Former San Francisco 49ers quarterback Colin Kaepernick spent the 2016 season kneeling during the national anthem as a means of political protest. His stance drew praise and criticism in varying measures, some agreeing with him, others applauding his right to free speech, still others disgusted with his decision.
A select few began in one camp and worked their way over to another. Among that group: Jim Harbaugh, Kaepernick’s former coach and now the head coach at the University of Michigan. When news of Kaepernick’s protest first broke, Harbaugh was critical:
Jim Harbaugh on Colin Kaepernick: "I acknowledge his right to do it. But I don't respect the motivation or the action."
— Kyle Rowland (@KyleRowland) August 29, 2016
Shortly thereafter, Harbaugh clarified his statement:
I apologize for misspeaking my true sentiments. To clarify, I support Colin's motivation. It's his method of action that I take exception to
— Coach Harbaugh (@CoachJim4UM) August 29, 2016
This week, Kaepernick was named one of Time magazine’s 100 most influential people, and who wrote the dedication honoring him? None other than Harbaugh himself.
“At times in our nation’s history,” Harbaugh writes, “we have been all too quick to judge and oppose our fellow Americans for exercising their First Amendment right to address things they believe unjust. Rather than besmirch their character, we must celebrate their act. For we cannot pioneer and invent if we are fearful of deviating from the norm, damaging our public perception or — most important — harming our own personal interests.”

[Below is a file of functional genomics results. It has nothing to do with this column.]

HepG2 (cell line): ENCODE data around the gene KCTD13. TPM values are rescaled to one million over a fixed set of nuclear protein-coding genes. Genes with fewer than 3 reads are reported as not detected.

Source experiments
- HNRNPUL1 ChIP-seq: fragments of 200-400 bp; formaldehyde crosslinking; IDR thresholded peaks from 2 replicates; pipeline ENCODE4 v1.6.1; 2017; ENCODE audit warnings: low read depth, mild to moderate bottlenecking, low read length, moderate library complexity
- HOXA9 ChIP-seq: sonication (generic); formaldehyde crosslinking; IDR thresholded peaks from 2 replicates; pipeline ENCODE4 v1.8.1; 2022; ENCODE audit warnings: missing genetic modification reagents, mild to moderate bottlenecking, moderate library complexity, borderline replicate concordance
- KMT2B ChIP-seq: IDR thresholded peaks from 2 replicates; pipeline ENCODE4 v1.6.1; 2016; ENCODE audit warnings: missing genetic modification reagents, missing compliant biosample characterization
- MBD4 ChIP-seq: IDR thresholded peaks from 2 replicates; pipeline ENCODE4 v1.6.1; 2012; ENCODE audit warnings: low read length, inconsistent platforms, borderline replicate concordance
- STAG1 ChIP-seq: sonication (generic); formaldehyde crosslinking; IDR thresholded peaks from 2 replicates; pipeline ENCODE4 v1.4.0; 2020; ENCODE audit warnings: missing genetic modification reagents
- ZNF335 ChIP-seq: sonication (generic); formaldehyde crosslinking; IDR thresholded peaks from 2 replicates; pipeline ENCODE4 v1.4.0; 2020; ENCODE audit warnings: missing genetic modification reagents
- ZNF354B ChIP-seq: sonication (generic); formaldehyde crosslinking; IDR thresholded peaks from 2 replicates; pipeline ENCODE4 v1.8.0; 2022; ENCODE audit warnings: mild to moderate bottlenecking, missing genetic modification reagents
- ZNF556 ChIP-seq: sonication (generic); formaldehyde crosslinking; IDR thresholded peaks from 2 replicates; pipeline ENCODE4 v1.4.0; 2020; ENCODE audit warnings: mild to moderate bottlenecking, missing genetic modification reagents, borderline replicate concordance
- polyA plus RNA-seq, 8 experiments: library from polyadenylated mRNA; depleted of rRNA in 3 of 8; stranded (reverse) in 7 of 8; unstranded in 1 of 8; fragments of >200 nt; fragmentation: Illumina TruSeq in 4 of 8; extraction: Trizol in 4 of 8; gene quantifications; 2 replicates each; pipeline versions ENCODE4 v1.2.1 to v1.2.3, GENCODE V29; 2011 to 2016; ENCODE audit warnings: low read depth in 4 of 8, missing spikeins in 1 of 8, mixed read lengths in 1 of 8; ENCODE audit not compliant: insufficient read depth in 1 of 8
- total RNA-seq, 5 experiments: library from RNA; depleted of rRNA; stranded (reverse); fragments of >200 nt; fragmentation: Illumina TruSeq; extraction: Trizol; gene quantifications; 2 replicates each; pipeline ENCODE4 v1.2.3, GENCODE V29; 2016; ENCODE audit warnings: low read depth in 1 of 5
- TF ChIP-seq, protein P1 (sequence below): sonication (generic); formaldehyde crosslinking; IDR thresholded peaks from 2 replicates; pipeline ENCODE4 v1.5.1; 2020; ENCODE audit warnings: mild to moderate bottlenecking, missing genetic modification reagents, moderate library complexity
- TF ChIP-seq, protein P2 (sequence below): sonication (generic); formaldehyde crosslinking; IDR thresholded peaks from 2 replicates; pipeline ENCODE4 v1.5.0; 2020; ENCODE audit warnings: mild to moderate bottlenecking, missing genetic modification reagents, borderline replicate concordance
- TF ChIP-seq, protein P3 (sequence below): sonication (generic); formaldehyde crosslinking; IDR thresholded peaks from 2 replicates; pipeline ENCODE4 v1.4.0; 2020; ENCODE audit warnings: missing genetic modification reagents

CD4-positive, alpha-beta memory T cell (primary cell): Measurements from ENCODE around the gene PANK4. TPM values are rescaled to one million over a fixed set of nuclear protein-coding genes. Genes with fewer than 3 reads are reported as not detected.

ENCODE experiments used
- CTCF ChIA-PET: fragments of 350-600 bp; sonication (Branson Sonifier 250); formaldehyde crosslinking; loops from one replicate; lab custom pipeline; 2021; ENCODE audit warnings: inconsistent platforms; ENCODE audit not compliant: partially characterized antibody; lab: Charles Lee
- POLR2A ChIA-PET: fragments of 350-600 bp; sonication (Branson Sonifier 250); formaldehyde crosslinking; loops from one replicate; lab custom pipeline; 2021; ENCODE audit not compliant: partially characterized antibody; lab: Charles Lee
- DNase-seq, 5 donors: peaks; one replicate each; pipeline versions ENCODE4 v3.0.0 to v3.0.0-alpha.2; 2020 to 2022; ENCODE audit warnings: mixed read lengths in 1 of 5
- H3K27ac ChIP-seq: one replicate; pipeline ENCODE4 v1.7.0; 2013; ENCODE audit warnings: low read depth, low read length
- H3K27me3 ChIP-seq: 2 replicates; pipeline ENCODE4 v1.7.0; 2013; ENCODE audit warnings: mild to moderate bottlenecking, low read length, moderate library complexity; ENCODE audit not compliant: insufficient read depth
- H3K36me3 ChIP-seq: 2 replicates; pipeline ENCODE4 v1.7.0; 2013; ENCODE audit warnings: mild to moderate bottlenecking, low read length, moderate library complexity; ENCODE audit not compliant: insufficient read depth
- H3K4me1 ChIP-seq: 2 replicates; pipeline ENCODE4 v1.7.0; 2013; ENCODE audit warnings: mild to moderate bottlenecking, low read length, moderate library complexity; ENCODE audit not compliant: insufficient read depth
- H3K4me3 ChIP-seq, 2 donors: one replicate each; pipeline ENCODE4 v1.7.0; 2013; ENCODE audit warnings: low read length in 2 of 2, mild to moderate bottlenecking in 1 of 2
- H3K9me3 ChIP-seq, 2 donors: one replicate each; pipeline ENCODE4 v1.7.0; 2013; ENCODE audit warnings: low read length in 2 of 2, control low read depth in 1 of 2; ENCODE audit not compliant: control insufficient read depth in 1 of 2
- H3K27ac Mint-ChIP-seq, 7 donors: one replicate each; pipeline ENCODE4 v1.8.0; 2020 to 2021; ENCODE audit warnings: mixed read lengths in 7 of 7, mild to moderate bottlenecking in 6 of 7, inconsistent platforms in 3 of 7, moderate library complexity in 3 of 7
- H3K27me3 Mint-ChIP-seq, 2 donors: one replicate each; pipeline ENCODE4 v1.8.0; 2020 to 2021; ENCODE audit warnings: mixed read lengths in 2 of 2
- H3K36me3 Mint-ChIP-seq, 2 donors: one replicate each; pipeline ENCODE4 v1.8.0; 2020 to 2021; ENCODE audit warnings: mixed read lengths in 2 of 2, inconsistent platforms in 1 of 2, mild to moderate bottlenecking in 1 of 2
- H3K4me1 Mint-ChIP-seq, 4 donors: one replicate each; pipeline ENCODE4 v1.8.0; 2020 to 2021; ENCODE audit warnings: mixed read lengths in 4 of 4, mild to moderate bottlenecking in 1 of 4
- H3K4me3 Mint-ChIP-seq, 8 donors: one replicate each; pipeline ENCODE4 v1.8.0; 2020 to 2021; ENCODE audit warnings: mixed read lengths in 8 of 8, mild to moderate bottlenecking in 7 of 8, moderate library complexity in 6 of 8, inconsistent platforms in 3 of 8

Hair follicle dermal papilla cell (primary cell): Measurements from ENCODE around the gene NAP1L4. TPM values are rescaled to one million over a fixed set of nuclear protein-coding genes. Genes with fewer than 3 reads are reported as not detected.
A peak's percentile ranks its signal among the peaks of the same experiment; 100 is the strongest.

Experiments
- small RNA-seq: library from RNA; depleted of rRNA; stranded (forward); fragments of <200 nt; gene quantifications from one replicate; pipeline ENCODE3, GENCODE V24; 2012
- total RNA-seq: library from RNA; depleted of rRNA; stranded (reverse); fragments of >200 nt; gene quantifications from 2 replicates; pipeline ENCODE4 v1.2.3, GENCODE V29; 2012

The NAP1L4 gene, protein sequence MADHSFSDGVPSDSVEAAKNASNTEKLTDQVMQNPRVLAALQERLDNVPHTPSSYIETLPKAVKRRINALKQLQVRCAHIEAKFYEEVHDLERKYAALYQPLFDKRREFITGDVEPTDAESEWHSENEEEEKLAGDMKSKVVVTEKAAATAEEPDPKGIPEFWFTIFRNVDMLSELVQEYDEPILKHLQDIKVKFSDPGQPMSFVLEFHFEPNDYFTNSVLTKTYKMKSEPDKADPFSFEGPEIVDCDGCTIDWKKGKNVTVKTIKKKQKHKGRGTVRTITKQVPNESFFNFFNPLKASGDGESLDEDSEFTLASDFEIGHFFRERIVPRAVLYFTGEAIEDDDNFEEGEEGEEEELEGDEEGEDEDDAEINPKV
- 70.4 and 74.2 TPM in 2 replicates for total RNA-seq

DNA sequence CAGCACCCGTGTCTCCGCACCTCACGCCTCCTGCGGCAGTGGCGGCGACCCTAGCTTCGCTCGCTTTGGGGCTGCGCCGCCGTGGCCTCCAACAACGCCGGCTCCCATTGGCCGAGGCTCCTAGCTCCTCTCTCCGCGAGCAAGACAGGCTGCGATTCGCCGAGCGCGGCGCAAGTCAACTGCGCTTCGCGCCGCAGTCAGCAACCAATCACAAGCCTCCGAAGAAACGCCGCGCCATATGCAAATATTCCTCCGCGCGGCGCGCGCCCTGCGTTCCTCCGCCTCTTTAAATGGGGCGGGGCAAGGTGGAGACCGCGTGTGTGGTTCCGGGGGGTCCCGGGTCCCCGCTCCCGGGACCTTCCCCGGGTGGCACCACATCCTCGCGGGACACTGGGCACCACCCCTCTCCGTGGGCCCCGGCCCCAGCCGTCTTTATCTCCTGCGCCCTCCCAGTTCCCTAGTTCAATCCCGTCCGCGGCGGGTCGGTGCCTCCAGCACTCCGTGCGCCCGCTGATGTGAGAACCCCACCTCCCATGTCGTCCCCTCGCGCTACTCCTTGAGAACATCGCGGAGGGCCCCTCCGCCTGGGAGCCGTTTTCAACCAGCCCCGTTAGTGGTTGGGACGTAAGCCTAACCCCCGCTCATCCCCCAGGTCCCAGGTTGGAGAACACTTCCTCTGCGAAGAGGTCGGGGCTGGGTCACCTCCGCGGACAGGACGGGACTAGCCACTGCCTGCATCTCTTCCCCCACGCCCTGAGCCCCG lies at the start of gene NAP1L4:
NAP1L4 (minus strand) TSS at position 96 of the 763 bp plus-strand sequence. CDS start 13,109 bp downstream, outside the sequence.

Kaepernick’s own personal interests have taken a hit based on his stance. He remains unsigned by any NFL team, and it’s impossible to think that his political protests have nothing to do with that. Kaepernick wasn’t an exceptional quarterback last season, but he was serviceable enough, and surely is at least the 96th-best quarterback in the country at this point. Meantime, he’s been engaged in charitable relief efforts to bring aid to Somalia.
“How lucky for us all and for our country to have among our citizens someone as remarkable as Colin Kaepernick,” Harbaugh wrote. You can question Harbaugh’s change of heart, just as you can question Kaepernick’s motivations. But the words, and the actions, are out there now, and this story will end up defining Kaepernick’s career and legacy far more than his run to the Super Bowl.
Jay Busbee is a writer for Yahoo Sports and the author of EARNHARDT NATION, on sale now at Amazon or wherever books are sold. Contact him at firstname.lastname@example.org or find him on Twitter or on Facebook.